“We said, ‘if we’re going to survive, this is how it’s going to happen, so let’s put all of our resources into it,’ so we did, and I think people are catching onto it. And if we can solve the winter issue, we’ll definitely do very well,” Perrin said.
Geller, the owner of Election Cycle, is innovating to solve the “what are we gonna do?” question.
She built individual, plastic-framed workout pods so her clients can feel safe coming back into her spinning studio. It might seem strange for people to work out inside a plastic bubble, but Geller said she has tried doing a spin class while wearing a mask, and it’s not easy.
“I understand why we can’t do it without a mask, but also that it’s almost impossible to do with a mask. Which is why we created these little pods,” she said.
Geller said she hopes to continue offering outdoor rides through partnerships with neighboring businesses like Pursuit and Duffy’s. She also hopes to take advantage of grants provided by the city to winterize its “streeteries.”
“If those places are still providing a space that is climate controlled, that will obviously be really helpful to us,” she said.
Geller said she had a recent conversation with a D.C. government representative who said many small businesses are closing due to the pandemic, and the winter will force still more to shut down.
So while these three fitness studios have every intention of making it through the winter, the virus and business conditions will dictate their success. Geller said her landlord at 1108 H St. NE. has been reluctant to make rent concessions.
“Our landlord has not worked with us all, not given us one cent of rent reduction, despite the fact we haven’t been able to use the space for anything,” she said. “ … The big business, bank, landlord-type mentality … is in the end going to kill us.”
Perrin and Smith’s businesses — Cut Seven and BOOMBOX — have been more fortunate, getting some rent leeway from their landlords.
Smith was able to put off paying rent while BOOMBOX was closed, and Perrin got a rent reduction for his old studio, which has served as a studio for his online classes, but he hopes to reopen for distanced workouts soon.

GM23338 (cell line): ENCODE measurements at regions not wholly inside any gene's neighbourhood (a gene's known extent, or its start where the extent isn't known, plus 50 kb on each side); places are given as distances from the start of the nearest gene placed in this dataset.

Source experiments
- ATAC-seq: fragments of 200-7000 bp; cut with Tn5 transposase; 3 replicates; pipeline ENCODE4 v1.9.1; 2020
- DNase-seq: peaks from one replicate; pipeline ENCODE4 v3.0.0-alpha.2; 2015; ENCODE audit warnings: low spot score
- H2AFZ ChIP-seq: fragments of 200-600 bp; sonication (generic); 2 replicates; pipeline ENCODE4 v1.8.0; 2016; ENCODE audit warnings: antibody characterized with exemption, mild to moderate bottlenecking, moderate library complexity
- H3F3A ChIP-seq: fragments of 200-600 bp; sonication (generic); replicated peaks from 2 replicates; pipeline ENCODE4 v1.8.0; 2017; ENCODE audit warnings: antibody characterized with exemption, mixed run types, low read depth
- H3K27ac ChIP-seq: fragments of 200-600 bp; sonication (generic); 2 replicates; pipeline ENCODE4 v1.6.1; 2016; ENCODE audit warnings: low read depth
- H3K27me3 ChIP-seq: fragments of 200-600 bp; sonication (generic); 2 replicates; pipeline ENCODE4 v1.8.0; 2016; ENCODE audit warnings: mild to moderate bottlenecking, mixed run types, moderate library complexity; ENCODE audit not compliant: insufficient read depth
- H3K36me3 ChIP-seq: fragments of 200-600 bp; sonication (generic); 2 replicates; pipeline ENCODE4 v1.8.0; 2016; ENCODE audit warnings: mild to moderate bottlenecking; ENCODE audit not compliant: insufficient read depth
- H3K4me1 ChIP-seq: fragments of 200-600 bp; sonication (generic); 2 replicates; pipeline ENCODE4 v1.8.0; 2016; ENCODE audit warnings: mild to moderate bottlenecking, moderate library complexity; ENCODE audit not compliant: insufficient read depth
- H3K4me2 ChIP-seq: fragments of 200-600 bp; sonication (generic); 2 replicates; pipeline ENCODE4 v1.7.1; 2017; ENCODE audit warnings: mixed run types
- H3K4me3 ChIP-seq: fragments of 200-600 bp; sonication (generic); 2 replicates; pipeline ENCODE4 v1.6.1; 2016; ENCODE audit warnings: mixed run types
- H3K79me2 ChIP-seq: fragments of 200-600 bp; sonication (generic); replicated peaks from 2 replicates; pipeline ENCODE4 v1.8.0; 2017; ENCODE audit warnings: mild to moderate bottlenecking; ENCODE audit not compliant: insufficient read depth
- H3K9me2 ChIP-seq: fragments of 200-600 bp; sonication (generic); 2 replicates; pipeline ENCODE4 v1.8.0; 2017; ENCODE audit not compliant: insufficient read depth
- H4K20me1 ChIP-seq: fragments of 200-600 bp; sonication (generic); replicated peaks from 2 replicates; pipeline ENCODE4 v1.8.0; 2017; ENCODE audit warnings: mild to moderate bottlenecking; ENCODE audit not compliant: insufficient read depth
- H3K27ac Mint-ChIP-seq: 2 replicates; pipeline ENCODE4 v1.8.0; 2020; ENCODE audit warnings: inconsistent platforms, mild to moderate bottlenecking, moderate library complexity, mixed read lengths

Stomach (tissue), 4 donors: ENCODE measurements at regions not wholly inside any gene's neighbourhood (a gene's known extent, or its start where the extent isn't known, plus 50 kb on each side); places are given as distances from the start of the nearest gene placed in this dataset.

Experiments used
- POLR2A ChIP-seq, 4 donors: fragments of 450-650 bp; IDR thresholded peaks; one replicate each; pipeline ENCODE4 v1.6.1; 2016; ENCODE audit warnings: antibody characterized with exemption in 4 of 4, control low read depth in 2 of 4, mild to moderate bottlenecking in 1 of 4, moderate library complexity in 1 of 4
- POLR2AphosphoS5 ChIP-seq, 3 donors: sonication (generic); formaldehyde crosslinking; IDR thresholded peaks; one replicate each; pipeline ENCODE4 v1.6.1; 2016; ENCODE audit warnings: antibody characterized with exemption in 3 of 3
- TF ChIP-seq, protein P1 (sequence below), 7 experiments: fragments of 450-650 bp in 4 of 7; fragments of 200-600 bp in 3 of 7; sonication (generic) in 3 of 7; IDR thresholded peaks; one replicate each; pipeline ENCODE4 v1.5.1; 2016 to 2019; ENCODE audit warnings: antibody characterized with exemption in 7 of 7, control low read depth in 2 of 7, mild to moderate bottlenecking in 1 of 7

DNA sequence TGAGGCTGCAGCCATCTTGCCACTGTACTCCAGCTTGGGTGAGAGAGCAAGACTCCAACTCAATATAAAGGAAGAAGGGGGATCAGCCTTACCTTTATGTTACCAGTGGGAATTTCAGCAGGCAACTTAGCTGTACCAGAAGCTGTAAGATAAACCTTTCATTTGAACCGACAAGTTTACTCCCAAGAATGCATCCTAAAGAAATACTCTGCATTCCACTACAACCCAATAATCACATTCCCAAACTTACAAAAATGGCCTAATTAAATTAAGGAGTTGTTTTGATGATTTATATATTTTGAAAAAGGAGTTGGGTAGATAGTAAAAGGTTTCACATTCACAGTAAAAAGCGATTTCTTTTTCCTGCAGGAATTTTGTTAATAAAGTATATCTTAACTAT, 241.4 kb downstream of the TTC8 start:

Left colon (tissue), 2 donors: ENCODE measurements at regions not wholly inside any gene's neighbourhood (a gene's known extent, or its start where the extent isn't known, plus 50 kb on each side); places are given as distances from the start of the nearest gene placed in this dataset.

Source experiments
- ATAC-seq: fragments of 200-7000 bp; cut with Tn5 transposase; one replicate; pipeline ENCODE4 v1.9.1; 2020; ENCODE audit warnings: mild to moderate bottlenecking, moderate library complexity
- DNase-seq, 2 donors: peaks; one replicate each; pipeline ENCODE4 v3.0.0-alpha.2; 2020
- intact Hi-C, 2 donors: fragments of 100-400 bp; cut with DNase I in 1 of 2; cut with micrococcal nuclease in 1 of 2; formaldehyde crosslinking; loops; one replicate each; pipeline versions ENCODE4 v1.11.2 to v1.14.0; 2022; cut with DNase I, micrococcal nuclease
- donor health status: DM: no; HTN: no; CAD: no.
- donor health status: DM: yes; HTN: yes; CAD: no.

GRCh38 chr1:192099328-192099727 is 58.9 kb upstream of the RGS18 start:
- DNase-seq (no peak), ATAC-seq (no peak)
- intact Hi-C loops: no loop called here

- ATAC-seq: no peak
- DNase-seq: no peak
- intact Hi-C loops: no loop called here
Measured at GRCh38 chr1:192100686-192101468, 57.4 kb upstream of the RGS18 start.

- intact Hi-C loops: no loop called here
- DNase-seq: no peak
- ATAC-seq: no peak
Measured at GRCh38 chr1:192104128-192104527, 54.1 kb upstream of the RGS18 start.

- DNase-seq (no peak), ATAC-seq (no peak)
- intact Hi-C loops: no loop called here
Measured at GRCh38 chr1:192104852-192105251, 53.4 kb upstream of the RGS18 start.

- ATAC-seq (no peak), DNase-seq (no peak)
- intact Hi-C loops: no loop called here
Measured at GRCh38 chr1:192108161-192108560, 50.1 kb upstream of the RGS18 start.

Smith said his business’ survival requires life getting somewhat back to normal after the winter.
“With the PPP (Paycheck Protection Program), I think we’re fine for the next few months for sure,” he said.
“If this thing drags on through 2021, we’re talking next summer, then it gets very difficult to survive. We’re running capacity about one-third of our space, the revenue approximates our capacity, so it certainly isn’t what we modeled when we opened.”
Perrin said he hopes the combination of fully outdoor classes when the weather allows, the new hybrid studio, and the reopening of his old space will bring in enough revenue to withstand the coming months.
“We do hope this is an attractive offering to this street and the folks that used to come to our studio,” he said. “No situation is ideal right now, but we’re doing the best we can, which I think people really do appreciate.”
For now, however, it seems gym-goers are still interested in squeezing every last bit of outdoor activity during the fall months before they have to face going inside for a sweat session.
“Fall in D.C. anyway, we see a decrease in riders,” Geller said, “because everyone wants to be outside. Same thing in spring, before it’s too hot. It’s hard to gauge right now what will happen with that, but we’re hopeful people will start to feel a little more secure and safe. I understand the hesitation. It’s a scary time.”